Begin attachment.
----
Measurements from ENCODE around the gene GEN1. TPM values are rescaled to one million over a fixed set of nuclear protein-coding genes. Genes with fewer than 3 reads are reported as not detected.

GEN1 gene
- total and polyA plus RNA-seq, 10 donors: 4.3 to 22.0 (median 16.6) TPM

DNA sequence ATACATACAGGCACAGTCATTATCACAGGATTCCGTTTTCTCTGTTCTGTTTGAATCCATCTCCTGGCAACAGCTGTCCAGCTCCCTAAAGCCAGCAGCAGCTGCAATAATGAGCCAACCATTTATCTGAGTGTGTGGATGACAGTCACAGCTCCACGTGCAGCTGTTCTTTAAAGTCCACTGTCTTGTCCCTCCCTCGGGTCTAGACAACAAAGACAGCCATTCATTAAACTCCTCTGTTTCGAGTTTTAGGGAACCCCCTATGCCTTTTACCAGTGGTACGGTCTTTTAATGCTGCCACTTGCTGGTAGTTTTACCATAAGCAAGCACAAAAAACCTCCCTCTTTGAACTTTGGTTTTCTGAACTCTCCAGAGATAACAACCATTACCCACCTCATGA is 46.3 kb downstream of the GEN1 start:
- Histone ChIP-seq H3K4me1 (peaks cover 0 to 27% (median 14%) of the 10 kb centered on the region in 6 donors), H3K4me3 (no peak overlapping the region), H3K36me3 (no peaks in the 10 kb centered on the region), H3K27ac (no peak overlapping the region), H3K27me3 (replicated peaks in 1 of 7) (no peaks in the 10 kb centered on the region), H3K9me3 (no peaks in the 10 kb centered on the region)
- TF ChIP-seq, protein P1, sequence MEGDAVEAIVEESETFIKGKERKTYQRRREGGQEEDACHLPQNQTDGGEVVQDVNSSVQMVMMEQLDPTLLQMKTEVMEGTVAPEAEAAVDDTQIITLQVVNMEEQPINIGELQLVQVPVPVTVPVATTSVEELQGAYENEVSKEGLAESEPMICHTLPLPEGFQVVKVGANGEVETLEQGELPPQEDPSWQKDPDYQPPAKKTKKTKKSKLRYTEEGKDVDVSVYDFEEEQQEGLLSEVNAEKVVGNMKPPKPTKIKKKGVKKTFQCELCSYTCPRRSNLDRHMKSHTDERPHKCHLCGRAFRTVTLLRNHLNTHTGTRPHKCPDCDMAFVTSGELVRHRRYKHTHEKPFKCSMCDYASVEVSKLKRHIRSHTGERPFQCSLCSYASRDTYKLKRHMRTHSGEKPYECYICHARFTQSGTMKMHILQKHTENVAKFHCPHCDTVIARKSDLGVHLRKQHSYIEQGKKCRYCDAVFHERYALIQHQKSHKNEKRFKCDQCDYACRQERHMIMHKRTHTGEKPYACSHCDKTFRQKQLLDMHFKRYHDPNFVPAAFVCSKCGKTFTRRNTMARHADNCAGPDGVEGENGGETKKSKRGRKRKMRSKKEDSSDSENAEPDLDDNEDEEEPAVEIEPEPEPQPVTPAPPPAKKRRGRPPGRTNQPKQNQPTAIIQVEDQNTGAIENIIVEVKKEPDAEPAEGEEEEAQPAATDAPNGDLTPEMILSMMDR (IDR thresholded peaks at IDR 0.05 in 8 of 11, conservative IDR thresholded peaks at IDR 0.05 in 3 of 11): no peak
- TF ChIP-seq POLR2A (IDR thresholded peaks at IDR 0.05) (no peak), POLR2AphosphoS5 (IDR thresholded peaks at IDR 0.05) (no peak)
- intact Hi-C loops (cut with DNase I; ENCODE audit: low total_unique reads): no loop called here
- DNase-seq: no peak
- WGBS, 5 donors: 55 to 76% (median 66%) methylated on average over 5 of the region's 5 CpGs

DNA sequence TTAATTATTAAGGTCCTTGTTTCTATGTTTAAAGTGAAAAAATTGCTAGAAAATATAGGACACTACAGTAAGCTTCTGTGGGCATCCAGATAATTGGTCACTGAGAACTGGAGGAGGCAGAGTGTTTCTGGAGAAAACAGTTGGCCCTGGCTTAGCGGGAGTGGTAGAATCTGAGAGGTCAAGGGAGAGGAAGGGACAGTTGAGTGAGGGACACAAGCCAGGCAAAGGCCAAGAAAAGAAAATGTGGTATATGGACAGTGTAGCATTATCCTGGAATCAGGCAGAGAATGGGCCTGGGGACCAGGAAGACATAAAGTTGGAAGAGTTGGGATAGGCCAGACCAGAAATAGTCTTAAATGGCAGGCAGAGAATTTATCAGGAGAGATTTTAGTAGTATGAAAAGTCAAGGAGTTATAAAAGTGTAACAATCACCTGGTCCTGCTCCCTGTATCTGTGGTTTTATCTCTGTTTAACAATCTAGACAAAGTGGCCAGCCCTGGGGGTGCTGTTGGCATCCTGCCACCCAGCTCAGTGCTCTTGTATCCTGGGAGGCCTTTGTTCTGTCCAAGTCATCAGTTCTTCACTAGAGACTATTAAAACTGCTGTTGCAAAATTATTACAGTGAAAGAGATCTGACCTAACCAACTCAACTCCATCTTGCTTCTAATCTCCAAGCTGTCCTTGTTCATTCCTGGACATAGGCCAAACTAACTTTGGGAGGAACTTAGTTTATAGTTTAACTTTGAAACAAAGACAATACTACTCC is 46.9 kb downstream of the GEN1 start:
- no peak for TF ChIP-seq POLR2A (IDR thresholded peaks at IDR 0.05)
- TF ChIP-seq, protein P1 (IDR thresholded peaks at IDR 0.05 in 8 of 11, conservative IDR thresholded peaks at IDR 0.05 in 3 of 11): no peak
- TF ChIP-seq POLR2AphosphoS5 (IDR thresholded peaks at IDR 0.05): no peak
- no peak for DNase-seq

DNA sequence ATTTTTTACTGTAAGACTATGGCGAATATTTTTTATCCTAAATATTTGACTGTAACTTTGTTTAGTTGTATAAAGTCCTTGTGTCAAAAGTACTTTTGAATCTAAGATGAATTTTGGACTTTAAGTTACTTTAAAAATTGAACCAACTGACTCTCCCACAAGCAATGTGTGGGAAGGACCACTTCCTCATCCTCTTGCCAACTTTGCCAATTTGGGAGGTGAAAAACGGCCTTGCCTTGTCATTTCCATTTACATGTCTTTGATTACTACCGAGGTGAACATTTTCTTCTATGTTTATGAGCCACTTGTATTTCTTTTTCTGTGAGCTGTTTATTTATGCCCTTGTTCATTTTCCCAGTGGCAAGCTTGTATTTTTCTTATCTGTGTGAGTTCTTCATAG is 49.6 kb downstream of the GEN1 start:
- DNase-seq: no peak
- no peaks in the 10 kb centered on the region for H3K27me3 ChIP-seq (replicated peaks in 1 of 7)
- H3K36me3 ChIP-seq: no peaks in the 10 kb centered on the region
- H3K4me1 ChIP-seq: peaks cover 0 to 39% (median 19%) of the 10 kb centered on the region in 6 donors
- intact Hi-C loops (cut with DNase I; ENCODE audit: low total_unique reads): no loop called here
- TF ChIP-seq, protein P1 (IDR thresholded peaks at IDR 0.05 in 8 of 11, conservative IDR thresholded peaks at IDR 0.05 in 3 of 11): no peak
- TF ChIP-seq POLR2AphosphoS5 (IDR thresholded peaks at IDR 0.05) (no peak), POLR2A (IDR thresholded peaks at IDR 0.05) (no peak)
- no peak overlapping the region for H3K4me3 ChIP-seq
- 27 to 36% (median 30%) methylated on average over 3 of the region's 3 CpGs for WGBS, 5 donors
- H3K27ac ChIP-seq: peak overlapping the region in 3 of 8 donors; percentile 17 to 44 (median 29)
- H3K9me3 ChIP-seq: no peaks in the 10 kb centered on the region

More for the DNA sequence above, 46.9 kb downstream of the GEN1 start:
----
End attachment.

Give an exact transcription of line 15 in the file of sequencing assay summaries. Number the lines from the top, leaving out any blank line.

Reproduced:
- no peak for DNase-seq